In the year 2022-23 alone, Selco benchmarked 26 replicable DRE-L or decentralised renewable energy for livelihood solutions. In the second and third stages, these solutions are scaled and amplified or promoted, through partnerships with, among others, state rural livelihood missions, the MNRE, the union ministry of micro, small and medium enterprises, the union ministry of food processing industries (MoFPI), the national centre for cold chain development, etc.
In Rajaguruvaiah’s case, Selco Foundation and government representatives encouraged her to take advantage of the government of India’s Pradhan Mantri Formalisation of Micro Food Processing Enterprises (PMFME) scheme, run by the MoFPI along with state governments. The scheme aims to enhance the competitiveness of micro-enterprises in the unorganised food processing industry, which comprises nearly 2.5 million enterprises—60% in rural India, 80% family-run. The PMFME scheme offers units a credit-linked subsidy, infrastructure support, integration with a supply chain, etc.
Rajaguruvaiah said the total cost of the shed and machinery was about Rs 8.3 lakh, covered by a Rs 748,000 loan and a personal contribution of Rs 83,000. The government subsidy was Rs 290,000, and repayments of the remainder began a little over a year ago.
Additionally, the PMFME scheme gives preference to those producing one district-one product (ODOP) items, and Virudhunagar district’s ODOP is millet-based products.
‘Finally, Our Girls Can Study Now’
In her seventies, Banabai Ramchandra Jadhav did not ever imagine that girls in Taldeo, a hamlet of 35 mud-and-dung homes with traditional tiled roofs located halfway uphill from the Koyna dam in western Maharashtra’s Satara district, would be able to study at home in the late evenings.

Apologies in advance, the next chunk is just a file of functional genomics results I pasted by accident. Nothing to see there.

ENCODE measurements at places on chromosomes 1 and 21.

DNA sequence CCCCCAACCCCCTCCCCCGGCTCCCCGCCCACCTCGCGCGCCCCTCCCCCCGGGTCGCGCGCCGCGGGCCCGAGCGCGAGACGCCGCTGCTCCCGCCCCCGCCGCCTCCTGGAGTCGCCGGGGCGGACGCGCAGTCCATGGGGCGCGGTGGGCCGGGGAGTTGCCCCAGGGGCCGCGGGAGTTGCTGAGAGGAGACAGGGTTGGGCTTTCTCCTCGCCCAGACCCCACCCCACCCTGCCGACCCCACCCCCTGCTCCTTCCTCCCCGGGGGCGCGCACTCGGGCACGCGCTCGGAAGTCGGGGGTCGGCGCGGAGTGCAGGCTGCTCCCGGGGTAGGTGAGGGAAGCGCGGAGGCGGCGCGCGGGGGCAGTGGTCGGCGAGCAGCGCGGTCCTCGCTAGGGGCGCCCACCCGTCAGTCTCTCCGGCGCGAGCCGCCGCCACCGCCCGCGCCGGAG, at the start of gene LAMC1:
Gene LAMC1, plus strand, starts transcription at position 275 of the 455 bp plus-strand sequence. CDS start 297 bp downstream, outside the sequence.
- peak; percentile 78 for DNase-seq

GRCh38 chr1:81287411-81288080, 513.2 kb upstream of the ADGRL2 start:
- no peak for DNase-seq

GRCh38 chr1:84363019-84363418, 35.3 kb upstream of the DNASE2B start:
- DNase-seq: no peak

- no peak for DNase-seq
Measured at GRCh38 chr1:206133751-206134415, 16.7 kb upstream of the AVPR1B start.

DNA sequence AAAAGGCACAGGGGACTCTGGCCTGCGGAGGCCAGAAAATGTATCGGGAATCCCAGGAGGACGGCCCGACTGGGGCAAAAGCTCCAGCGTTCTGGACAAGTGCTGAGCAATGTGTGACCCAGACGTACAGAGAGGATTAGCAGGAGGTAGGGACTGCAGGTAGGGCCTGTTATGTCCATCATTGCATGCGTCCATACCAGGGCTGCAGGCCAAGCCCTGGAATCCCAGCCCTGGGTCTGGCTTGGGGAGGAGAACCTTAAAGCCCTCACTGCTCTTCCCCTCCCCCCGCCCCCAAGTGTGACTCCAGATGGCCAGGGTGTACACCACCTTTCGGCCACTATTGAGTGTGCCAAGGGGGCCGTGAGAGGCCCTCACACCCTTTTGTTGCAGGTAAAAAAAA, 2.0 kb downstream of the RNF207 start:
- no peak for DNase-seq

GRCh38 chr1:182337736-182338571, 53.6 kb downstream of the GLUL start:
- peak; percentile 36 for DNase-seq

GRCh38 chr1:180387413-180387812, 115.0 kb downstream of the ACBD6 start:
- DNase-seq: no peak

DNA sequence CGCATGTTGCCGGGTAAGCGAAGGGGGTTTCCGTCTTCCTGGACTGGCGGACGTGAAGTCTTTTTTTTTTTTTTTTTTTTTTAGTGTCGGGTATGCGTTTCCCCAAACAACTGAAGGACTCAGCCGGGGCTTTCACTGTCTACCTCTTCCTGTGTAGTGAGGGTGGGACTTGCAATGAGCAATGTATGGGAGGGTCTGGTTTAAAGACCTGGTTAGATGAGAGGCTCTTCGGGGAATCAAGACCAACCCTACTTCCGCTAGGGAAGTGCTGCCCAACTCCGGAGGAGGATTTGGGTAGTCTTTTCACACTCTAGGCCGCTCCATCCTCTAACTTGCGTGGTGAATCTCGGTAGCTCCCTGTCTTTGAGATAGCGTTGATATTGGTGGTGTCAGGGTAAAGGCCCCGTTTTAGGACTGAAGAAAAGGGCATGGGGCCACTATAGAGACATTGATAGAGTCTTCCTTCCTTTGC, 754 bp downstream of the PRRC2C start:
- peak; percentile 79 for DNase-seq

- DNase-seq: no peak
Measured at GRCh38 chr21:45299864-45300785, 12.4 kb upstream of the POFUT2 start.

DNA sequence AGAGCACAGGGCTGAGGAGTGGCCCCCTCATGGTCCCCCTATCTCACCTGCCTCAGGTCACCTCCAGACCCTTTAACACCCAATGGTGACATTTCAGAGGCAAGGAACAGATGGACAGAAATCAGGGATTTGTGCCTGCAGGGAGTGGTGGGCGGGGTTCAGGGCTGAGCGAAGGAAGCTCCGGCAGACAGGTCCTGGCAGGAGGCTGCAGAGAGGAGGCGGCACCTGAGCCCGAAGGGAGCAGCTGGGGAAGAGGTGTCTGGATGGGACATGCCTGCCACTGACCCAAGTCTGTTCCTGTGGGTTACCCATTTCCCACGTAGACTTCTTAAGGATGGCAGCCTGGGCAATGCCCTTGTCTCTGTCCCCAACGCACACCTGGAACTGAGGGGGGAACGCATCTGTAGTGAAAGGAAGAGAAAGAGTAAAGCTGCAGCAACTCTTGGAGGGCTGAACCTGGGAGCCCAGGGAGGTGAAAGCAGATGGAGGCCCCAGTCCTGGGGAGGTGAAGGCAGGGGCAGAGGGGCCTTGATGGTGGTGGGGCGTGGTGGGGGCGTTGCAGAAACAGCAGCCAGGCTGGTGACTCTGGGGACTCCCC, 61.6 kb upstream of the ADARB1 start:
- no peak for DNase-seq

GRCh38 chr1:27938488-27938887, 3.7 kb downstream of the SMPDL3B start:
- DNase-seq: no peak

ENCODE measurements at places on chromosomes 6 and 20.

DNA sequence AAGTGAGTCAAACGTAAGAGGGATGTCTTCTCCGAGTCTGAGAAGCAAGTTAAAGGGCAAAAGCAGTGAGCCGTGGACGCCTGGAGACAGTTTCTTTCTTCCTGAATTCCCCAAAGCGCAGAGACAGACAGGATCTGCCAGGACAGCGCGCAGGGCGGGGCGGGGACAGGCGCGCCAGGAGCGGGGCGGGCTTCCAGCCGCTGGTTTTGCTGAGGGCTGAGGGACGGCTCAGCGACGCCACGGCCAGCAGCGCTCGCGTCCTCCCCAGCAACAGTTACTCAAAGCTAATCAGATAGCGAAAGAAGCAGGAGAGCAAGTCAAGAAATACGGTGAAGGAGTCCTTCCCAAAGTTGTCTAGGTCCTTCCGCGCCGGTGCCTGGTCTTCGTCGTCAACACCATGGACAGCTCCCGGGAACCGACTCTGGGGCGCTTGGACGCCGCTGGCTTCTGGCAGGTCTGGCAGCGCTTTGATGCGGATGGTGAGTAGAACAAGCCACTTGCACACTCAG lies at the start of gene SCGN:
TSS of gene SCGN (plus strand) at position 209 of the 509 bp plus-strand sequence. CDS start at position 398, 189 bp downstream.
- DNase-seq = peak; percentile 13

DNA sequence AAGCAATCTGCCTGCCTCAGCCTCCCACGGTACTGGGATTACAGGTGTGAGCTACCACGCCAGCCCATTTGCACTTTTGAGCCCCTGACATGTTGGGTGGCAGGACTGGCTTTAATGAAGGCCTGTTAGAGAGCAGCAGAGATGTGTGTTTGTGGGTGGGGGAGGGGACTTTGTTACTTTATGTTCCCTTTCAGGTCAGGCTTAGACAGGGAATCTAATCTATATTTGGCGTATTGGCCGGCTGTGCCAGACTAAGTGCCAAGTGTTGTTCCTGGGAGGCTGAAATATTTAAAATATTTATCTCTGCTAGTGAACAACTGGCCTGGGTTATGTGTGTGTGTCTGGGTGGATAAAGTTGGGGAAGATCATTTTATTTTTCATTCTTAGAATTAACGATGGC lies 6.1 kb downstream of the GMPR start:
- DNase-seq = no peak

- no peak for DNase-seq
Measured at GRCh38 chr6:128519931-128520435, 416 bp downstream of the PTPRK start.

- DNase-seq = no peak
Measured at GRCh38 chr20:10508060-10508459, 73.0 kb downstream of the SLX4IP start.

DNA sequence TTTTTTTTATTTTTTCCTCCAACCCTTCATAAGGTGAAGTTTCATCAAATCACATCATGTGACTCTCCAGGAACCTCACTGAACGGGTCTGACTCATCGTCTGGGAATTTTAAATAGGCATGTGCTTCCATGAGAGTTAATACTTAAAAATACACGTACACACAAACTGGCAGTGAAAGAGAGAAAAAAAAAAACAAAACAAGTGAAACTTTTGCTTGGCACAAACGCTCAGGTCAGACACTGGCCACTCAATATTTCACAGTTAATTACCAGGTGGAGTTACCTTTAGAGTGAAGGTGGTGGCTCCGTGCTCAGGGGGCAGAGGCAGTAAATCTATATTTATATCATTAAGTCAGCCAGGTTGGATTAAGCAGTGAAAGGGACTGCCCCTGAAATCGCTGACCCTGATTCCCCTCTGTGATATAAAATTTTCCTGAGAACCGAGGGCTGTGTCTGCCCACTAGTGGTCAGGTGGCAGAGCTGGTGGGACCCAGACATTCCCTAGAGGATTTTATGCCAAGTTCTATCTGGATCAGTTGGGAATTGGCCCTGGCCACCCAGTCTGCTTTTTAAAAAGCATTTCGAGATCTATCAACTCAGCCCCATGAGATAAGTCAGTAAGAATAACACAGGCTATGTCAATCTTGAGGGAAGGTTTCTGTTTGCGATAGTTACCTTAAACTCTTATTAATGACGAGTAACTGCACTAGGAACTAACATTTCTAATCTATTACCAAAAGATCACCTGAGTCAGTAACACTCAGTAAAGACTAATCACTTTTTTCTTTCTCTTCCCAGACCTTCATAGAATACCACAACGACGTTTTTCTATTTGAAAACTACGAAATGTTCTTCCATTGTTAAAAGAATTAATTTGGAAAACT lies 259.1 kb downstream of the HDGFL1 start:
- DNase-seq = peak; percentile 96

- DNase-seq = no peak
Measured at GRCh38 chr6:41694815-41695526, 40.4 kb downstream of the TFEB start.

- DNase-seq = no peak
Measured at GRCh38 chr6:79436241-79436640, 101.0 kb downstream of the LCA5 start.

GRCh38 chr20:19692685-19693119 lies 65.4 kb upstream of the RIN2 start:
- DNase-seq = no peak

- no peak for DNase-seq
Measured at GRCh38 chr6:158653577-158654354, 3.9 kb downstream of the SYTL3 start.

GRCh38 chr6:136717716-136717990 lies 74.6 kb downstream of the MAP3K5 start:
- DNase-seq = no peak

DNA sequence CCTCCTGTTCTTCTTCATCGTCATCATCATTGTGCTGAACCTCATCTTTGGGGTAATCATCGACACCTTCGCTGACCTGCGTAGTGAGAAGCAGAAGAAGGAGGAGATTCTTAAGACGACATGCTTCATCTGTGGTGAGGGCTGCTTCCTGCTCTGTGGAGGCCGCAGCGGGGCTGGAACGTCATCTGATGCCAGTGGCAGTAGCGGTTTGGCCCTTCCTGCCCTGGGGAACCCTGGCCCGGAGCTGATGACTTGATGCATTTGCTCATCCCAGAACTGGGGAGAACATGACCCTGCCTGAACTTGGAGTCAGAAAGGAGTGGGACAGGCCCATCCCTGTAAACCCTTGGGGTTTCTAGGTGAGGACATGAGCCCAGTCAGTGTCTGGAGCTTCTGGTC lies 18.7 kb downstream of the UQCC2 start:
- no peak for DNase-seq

“We never went to school, and today’s kids didn’t do much better—they could never study after dusk,” she said. Girls fared worse because parents hesitated to send them out of the village. “Our girls can finally study now,” Jadhav said.
Taldeo was one of five villages located inside the core area of the Koyna wildlife sanctuary that finally received solar-powered electrification in April 2023 through the joint efforts of the Mann Deshi Foundation, HSBC India and various arms of the Maharashtra government. Until then, dinner was cooked and consumed in the dim light of kerosene lamps that sometimes caused fires.
The absence of electrification meant that almost every family in Deur, Taldeo and Vele villages had family members who migrated to Mumbai, Pune or other cities to find work, leaving ageing parents behind to care for the home, animals and farmland.
Relocated uphill when their villages were marked for inundation by the Koyna dam in the 1960s, the residents are all small farmers with an average of 2 acres of land, with several constraints to farming and animal husbandry.
“Our country is sending rockets to the moon, but meanwhile, here we often lose our crop to attacks by bison or wild boars,” said Balkrishna Kondiba Khade of Deur, the ‘police patil’, a state government appointee who acts as a go-between for the police and the villagers.
With complete darkness cloaking the village by nightfall, nobody dared keep vigil against wild animal attacks, said villagers. Most villagers kept their livestock tethered indoors, in a section of the mud houses.